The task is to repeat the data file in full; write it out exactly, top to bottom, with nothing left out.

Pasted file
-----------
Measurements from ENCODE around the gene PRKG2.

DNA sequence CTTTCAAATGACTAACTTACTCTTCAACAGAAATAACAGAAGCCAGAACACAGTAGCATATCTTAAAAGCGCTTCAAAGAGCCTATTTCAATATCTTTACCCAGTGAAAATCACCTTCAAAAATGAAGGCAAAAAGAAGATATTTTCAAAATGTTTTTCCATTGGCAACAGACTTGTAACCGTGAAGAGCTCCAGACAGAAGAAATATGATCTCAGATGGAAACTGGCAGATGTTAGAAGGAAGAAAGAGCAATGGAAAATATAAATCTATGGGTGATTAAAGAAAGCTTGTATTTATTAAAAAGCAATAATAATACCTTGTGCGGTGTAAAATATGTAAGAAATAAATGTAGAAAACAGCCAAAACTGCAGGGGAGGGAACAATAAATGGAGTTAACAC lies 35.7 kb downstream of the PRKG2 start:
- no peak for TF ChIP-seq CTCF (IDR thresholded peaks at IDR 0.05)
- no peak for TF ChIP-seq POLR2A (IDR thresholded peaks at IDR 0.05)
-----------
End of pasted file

Measurements from ENCODE around the gene PRKG2.

DNA sequence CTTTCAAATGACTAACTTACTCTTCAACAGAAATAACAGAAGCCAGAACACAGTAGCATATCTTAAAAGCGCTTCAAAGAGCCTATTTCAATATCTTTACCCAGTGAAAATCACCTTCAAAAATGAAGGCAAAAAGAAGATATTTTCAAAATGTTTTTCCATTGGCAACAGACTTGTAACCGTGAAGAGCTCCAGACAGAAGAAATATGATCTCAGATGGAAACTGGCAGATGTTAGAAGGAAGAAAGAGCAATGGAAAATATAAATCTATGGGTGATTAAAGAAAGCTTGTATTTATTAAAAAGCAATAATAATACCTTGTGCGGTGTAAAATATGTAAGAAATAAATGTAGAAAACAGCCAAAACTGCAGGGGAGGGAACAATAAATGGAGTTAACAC lies 35.7 kb downstream of the PRKG2 start:
- no peak for TF ChIP-seq CTCF (IDR thresholded peaks at IDR 0.05)
- no peak for TF ChIP-seq POLR2A (IDR thresholded peaks at IDR 0.05)